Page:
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Chief Minister calls for national abolition of stamp duty for first home buyers

By Ian Bushnell 18 February 2018 27
buildings.

Stamped out: The Chief Minister proposes to do away with stamp duty for first home buyers.

Chief Minister Andrew Barr has called for the national abolition of stamp duty in exchange for the scrapping of First Home Owner Grants as a way to make housing more affordable.

Mr Barr, who will take the proposal to the next meeting of State and Territory Treasurers, said stamp duty was an inefficient tax and the First Home Owner Grants were counterproductive, only serving to drive up house prices.

“Every economist in the country agrees that stamp duty is an inefficient tax, and one that puts another hurdle in front of first home buyers by forcing them to either borrow or save tens of thousands of dollars on top of the cost of housing,” Mr Barr said.

He said that while most jurisdictions had concession or exemption schemes – including the ACT – the eligibility thresholds often lagged behind the real price of a home in today’s markets.

“State and Territory Governments can cut this entirely in a fiscally sustainable way by removing the First Home owner Grants at the same time,” he said.

These grants no longer serve the purpose for which they were created – and arguably make housing less affordable.

They fuel price growth by adding many times their dollar value to the borrowing power of purchasers, and distort decisions about where and what property people buy – channeling demand into particular segments of the market, driving up prices further.”

Mr Barr believes that this approach would deliver far more effective support to those trying to buy their first home.

This week he foreshadowed further stamp duty cuts as part of the ACT’s tax reform process, which seeks to eventually replace stamp duty with broad-based land taxes.

“We are prepared to do this in the ACT by accelerating the removal of stamp duty specifically for first homebuyers ahead of our broader phase out. I will be putting this on the agenda for discussion at the next meeting of State and Territory Treasurers to ask my colleagues to do the same,” he said.

Master Builders ACT Chief Executive Officer Michael Hopkins welcomed the Chief Minister’s proposal  to accelerate the removal of stamp duty specifically for first home buyers ahead of the broader phase out.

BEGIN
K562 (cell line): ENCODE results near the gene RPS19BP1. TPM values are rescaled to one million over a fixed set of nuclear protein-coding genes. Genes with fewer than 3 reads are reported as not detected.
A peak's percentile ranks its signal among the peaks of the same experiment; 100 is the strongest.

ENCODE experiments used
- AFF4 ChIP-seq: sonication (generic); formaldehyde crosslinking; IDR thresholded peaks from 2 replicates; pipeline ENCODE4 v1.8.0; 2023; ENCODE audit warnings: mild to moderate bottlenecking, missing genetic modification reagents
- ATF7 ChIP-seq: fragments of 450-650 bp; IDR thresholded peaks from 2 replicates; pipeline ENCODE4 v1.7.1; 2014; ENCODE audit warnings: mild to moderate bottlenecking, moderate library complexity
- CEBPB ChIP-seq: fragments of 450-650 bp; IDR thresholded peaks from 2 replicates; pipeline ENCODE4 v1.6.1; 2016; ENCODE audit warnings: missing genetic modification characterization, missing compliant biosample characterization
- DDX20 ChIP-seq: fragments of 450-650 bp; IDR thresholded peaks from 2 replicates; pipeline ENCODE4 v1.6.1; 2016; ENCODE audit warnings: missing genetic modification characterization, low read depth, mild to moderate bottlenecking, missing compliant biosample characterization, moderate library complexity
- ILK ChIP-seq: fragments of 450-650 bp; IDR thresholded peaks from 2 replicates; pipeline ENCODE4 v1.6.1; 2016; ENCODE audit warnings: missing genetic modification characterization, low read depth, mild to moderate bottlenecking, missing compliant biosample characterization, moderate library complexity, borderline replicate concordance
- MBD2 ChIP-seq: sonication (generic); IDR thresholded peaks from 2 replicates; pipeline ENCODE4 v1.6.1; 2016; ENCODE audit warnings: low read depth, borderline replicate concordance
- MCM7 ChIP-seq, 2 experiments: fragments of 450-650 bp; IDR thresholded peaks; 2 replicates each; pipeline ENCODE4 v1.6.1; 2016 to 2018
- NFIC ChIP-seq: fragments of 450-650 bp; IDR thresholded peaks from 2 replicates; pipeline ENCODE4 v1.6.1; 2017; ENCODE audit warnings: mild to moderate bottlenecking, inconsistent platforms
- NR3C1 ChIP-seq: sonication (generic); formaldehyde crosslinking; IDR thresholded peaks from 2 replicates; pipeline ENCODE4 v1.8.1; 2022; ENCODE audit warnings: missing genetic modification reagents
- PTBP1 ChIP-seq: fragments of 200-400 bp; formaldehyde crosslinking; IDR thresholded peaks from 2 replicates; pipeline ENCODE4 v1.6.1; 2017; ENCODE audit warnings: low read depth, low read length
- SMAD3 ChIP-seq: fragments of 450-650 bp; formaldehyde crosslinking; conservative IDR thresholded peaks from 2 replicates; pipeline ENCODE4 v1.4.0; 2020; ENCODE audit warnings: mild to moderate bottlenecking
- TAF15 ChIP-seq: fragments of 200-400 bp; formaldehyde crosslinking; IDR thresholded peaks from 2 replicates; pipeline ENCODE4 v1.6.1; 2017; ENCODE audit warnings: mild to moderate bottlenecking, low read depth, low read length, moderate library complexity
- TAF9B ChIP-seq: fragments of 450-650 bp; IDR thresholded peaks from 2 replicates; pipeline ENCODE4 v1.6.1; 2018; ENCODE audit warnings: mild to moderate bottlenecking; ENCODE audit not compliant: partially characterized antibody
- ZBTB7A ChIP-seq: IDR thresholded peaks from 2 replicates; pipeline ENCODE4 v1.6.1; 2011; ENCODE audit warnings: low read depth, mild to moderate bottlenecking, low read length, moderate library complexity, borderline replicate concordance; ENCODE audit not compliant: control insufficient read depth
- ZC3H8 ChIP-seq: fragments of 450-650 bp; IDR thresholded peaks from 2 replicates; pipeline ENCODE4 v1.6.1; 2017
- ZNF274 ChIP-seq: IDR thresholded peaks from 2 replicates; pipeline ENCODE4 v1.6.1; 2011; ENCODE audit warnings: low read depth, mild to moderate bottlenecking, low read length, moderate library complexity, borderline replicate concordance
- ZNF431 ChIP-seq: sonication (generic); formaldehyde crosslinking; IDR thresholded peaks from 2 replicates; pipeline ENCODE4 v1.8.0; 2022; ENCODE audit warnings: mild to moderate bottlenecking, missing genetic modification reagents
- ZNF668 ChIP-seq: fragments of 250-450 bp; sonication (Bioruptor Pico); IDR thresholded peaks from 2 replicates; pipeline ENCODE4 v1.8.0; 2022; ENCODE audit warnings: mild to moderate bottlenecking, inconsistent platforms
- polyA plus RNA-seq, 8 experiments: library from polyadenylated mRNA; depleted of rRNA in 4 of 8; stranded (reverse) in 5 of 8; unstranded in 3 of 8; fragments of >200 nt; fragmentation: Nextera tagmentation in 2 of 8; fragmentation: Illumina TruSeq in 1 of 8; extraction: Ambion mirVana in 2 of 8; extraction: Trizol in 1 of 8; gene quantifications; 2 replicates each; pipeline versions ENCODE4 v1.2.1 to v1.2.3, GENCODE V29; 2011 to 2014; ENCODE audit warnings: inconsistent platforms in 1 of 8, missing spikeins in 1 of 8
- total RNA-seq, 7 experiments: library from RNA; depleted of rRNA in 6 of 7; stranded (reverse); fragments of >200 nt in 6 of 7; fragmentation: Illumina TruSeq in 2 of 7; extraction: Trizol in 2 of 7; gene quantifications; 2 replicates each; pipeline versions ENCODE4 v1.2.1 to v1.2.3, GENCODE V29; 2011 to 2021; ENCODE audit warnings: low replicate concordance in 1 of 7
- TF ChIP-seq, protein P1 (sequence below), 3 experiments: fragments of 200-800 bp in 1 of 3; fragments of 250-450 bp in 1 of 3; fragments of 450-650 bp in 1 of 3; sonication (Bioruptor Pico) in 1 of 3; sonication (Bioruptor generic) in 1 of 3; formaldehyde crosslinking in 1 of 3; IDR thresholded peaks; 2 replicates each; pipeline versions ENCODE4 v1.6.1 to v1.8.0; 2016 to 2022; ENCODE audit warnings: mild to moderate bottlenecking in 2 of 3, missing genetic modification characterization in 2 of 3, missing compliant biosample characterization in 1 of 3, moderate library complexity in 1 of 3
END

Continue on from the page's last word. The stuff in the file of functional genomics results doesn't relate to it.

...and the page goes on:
“Master Builders ACT wants to keep home ownership within the reach of all Canberrans. First home buyers, particularly young couples and families, feel locked out of the ACT market and measures such as stamp duty concessions can assist them,” Mr Hopkins said.

 “The housing data shows that the states that provide greater stamp duty relief for first home buyers also have a much greater share of first home buyers in the market.”

 He urged the ACT Government to consider stamp duty reforms together with the impact of the recent $30,000 increase to the Lease Variation Charge (LVC), increases in rates and other hidden charges that impact housing affordability.

The Housing Industry Association said stamp duty was a bad, inefficient  tax.

“Stamp duty is an inefficient tax that stifles building activity, and is one of the big impediments for first home buyers,” said HIA Executive Director ACT and Southern NSW, Greg Weller
said.
“It restricts the movement of people, whether to find work in other cities or to downsize, and it adds to the difficulty of buying a house for prospective first home owners.”

But Mr Wellers urged caution about the Chief Minister’s call to abolish the First Home Owner Grant as well.

“The First Home Owner Grant is for new homes only and makes it easier to buy a dwelling, drives building activity, and strengthens the financial position of first home buyers choosing to build,” he said.
“If this did occur, it could be expected that the removal of the grant would be immediate, whereas the phase out of stamp duty is a transitional process that is occurring across a number of years. It is not inconceivable that a future government could choose to walk away stamp duty reform, yet it would be highly unlikely that a grant for first home buyers would be reintroduced.